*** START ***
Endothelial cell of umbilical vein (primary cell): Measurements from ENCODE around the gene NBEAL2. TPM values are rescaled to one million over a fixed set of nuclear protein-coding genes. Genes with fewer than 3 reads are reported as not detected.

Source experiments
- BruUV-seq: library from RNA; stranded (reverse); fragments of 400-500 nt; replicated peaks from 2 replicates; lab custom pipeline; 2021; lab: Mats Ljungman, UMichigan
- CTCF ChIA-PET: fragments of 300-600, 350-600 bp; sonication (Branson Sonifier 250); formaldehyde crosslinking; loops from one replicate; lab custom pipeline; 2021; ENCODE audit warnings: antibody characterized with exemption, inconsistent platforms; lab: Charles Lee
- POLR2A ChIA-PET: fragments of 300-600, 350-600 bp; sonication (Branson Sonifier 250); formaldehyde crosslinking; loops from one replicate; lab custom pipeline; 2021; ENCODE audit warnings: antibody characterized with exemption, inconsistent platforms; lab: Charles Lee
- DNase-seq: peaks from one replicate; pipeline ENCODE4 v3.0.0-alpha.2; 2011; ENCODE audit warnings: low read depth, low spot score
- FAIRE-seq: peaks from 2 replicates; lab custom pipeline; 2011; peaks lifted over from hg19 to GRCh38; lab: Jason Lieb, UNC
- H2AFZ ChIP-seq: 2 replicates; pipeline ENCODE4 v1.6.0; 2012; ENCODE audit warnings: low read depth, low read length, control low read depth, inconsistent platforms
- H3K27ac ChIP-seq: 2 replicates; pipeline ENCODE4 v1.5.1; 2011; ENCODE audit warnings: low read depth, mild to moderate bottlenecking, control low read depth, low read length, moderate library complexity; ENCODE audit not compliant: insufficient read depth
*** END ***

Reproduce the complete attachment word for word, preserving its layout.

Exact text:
Endothelial cell of umbilical vein (primary cell): Measurements from ENCODE around the gene NBEAL2. TPM values are rescaled to one million over a fixed set of nuclear protein-coding genes. Genes with fewer than 3 reads are reported as not detected.

Source experiments
- BruUV-seq: library from RNA; stranded (reverse); fragments of 400-500 nt; replicated peaks from 2 replicates; lab custom pipeline; 2021; lab: Mats Ljungman, UMichigan
- CTCF ChIA-PET: fragments of 300-600, 350-600 bp; sonication (Branson Sonifier 250); formaldehyde crosslinking; loops from one replicate; lab custom pipeline; 2021; ENCODE audit warnings: antibody characterized with exemption, inconsistent platforms; lab: Charles Lee
- POLR2A ChIA-PET: fragments of 300-600, 350-600 bp; sonication (Branson Sonifier 250); formaldehyde crosslinking; loops from one replicate; lab custom pipeline; 2021; ENCODE audit warnings: antibody characterized with exemption, inconsistent platforms; lab: Charles Lee
- DNase-seq: peaks from one replicate; pipeline ENCODE4 v3.0.0-alpha.2; 2011; ENCODE audit warnings: low read depth, low spot score
- FAIRE-seq: peaks from 2 replicates; lab custom pipeline; 2011; peaks lifted over from hg19 to GRCh38; lab: Jason Lieb, UNC
- H2AFZ ChIP-seq: 2 replicates; pipeline ENCODE4 v1.6.0; 2012; ENCODE audit warnings: low read depth, low read length, control low read depth, inconsistent platforms
- H3K27ac ChIP-seq: 2 replicates; pipeline ENCODE4 v1.5.1; 2011; ENCODE audit warnings: low read depth, mild to moderate bottlenecking, control low read depth, low read length, moderate library complexity; ENCODE audit not compliant: insufficient read depth